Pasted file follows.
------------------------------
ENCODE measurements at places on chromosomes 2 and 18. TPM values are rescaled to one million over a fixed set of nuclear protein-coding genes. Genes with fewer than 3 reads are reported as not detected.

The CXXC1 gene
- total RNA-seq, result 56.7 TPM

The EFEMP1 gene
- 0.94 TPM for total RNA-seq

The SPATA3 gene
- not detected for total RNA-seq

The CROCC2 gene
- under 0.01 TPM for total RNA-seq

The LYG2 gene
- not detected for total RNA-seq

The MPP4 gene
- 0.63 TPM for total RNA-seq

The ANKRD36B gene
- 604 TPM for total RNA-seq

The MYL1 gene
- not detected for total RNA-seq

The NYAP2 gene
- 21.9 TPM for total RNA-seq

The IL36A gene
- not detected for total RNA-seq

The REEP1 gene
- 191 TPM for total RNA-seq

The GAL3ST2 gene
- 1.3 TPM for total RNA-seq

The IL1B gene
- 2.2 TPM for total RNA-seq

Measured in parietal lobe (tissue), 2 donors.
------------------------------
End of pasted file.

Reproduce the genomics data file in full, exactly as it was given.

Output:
ENCODE measurements at places on chromosomes 2 and 18. TPM values are rescaled to one million over a fixed set of nuclear protein-coding genes. Genes with fewer than 3 reads are reported as not detected.

The CXXC1 gene
- total RNA-seq, result 56.7 TPM

The EFEMP1 gene
- 0.94 TPM for total RNA-seq

The SPATA3 gene
- not detected for total RNA-seq

The CROCC2 gene
- under 0.01 TPM for total RNA-seq

The LYG2 gene
- not detected for total RNA-seq

The MPP4 gene
- 0.63 TPM for total RNA-seq

The ANKRD36B gene
- 604 TPM for total RNA-seq

The MYL1 gene
- not detected for total RNA-seq

The NYAP2 gene
- 21.9 TPM for total RNA-seq

The IL36A gene
- not detected for total RNA-seq

The REEP1 gene
- 191 TPM for total RNA-seq

The GAL3ST2 gene
- 1.3 TPM for total RNA-seq

The IL1B gene
- 2.2 TPM for total RNA-seq

Measured in parietal lobe (tissue), 2 donors.